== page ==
It's hard to completely understand what you are asking but I will try answering. If the returns were correct, then I'm not sure why you would want to contact the IRS and turn him in. There's no damage to you other than the loss of an opportunity to file at the less favorable tax status of married filing separate. However, if in the future there is a problem with the return, you should consider filing for innocent spouse relief.
I am not licensed in FL, so there may be issues that other attorneys would be in a better position to discuss. With that in mind, I can offer a couple of thoughts.....
If you go to the IRS and say that your signature on the tax return was not valid and that you did not sign (nor give your soon-to-be ex permission to sign for you), then there is the potential that the tax return will not be accepted as a valid return. Basically, you are saying you did not sign it under penalties or perjury, and it is a joint return....red flag. Did your actual tax cost benefit from the joint filing, or would you have paid less filing separately?
If all taxes under the jointly filed return were appropriate and paid, then I suggest doing nothing for now as far as the taxes are concerned (it could open the return to potential examination). You were wise to have accountants review the return and make sure you are not potentially liable for additional tax. Following that, you should document everything in case the situation changes.
For the divorce, you should raise this issue with your lawyer, but I would be very cautious in saying a filed return was not valid when you have no objection to the actual taxes paid.
This answer or response should not be considered legal advice, and does not create an attorney-client relationship. If you have further questions, I would be glad to discuss your situation further. I can be reached at US - (801) 746-6300, or online at -- http://www.lewishansen.com/attorneys/robinson.html
First, I'm sorry to hear of this, which is undoubtedly causing you some distress. I agree with my colleagues in that I think your first step is indeed to contact the IRS, or have a tax professional contact them, and let them know that your signature is invalid. The IRS doesn't want forged documents running around anymore than you do. Your husband should know, or care, that the return is signed under penalties of perjury as well. The Service is paying more attention these days to duress-type situations. If you are able to do this then you would file an married filing individually return for that year (I assume the divorce is not yet final).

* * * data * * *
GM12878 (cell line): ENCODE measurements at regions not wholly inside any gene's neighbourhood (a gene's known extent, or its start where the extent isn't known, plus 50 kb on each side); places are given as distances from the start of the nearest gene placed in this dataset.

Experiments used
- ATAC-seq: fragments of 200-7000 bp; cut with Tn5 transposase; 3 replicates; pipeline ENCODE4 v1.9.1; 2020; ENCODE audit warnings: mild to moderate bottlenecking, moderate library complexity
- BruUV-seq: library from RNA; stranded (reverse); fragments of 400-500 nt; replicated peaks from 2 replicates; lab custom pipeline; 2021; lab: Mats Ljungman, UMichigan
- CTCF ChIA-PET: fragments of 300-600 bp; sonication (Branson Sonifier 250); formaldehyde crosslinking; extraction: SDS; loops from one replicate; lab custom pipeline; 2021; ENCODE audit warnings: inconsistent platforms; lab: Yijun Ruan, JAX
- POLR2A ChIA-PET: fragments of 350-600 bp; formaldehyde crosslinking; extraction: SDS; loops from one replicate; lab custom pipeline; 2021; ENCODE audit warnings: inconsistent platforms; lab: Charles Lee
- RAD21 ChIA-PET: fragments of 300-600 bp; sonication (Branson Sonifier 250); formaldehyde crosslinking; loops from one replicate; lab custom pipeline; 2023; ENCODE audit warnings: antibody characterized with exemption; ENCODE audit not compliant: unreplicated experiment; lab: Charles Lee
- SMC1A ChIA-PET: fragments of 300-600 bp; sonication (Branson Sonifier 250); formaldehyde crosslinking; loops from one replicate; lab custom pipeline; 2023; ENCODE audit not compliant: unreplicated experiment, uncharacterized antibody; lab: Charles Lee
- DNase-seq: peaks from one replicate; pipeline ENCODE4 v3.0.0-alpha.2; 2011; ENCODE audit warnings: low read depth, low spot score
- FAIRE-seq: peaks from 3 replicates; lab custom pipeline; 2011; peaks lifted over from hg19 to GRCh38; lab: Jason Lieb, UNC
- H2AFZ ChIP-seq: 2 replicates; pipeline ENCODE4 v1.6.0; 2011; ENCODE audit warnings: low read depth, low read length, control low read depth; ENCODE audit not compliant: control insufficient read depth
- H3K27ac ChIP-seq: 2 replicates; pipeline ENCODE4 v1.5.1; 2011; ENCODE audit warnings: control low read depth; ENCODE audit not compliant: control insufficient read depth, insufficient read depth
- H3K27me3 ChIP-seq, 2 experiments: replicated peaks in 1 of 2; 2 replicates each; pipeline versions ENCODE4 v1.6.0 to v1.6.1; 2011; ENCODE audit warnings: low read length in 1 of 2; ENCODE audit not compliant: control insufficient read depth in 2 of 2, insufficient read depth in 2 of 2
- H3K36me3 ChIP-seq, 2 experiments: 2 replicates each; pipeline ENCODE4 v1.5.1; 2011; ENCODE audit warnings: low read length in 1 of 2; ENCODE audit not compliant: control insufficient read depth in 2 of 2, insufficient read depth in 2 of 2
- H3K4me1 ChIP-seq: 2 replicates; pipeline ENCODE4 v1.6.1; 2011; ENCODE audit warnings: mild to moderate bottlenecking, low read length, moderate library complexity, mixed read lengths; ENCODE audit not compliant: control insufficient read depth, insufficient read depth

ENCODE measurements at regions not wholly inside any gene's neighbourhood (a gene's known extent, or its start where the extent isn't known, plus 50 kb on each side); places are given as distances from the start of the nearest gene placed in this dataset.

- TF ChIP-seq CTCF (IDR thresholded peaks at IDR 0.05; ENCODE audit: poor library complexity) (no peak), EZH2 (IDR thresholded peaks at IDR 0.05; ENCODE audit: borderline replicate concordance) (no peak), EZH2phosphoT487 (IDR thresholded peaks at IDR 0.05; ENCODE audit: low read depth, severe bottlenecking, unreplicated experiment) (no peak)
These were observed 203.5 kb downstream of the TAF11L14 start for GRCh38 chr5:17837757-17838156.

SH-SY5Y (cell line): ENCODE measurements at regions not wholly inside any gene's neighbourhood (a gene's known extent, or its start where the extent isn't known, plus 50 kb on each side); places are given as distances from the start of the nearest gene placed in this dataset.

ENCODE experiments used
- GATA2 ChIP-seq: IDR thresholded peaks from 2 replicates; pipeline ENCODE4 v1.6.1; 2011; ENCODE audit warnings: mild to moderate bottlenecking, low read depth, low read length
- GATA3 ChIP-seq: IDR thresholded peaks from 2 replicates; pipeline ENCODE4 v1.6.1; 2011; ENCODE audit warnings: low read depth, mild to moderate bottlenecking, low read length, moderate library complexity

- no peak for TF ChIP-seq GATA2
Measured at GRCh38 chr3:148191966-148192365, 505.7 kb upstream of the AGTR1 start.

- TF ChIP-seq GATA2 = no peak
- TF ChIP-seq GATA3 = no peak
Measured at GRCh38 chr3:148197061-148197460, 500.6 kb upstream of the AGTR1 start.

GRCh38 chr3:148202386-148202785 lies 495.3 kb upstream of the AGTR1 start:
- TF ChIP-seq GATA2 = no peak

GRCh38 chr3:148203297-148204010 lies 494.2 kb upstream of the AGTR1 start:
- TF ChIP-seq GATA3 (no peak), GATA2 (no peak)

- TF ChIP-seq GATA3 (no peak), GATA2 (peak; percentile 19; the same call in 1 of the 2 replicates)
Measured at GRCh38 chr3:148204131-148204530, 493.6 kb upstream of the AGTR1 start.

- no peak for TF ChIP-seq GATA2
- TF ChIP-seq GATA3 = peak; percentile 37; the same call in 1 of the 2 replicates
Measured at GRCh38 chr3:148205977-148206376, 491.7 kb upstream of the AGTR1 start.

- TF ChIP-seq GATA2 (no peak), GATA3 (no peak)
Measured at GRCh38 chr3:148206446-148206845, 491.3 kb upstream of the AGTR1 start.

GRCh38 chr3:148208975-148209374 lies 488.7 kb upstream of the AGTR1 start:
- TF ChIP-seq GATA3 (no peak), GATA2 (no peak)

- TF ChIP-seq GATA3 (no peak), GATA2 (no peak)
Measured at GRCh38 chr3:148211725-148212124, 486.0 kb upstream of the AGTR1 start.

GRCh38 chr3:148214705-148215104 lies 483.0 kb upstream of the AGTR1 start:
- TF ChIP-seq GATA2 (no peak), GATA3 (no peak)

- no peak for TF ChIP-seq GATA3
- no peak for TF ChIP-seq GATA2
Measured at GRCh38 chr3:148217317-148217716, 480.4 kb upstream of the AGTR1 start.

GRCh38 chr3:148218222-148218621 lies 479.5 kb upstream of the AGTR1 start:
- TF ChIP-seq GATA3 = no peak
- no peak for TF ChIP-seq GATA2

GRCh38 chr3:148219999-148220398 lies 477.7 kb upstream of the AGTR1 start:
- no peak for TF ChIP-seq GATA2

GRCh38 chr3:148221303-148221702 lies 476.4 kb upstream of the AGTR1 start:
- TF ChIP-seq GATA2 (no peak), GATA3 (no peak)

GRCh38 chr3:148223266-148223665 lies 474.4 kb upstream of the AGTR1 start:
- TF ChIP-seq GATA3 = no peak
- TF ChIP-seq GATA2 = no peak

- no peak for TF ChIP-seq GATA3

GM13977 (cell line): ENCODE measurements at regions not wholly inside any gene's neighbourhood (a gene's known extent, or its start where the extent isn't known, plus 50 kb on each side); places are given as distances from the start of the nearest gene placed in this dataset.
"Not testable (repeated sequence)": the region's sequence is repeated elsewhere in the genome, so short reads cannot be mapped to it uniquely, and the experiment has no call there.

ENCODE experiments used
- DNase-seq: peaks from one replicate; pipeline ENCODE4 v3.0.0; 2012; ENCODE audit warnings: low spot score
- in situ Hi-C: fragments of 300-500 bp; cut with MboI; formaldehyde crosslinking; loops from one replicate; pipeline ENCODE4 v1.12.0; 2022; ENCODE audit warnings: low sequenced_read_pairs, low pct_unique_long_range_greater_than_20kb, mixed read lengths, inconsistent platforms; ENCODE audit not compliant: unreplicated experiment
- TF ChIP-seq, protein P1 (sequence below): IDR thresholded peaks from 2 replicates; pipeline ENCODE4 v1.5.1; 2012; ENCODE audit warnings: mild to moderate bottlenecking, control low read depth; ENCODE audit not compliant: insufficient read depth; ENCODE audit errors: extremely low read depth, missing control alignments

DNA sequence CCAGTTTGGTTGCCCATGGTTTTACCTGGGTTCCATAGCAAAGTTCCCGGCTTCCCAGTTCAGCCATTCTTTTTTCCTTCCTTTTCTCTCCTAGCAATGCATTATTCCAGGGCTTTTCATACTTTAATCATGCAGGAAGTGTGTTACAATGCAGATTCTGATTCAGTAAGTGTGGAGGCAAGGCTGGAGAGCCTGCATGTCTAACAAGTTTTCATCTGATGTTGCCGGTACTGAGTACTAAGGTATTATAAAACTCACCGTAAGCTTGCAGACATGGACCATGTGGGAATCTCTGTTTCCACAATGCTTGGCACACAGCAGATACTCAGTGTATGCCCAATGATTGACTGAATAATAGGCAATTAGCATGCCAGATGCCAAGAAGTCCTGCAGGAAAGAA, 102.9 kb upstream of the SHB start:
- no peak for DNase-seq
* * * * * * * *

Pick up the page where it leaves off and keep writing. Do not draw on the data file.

Let's assume that you're not able to work it out, however, and the return is accepted as valid with you being jointly and severally liable for the full amount. If that is the case you might qualify for one of the "spousal" remedies: injured spouse, innocent spouse, allocation of liability or equitable relief. Which of these might apply depends in large part on whether there was an item of income that you did not know about or benefit from (such as if your husband opened an IRA in your name, lost money gambling without your knowledge, etc). It also depends upon whether there was under-reported income (i.e. he didn't put down the hidden income or loss), or underpaid tax (i.e. everything was basically correct but you didn't pay all of the tax).
These would be issues to look at in the event you are unsuccessful in straightening it out at this point. As a tax attorney in Naples and Fort Myers, Florida I would be pleased to advise you if this is the case. Hope this helps!
Ari Good, Esq. is licensed to practice law only in Florida, Illinois (inactive) and Washington, DC (inactive). Good Attorneys At Law maintains offices in Naples, Florida. The foregoing answer is for informational / educational purposes only: NOTHING IN THE FOREGOING ANSWER MAY BE INTERPRETED AS FORMING AN ATTORNEY CLIENT RELATIONSHIP NOR DOES IT CONSTITUTE TAX OR LEGAL ADVICE. Pursuant to Circular 230, nothing in the foregoing answer may be used for the purpose of avoiding penalties.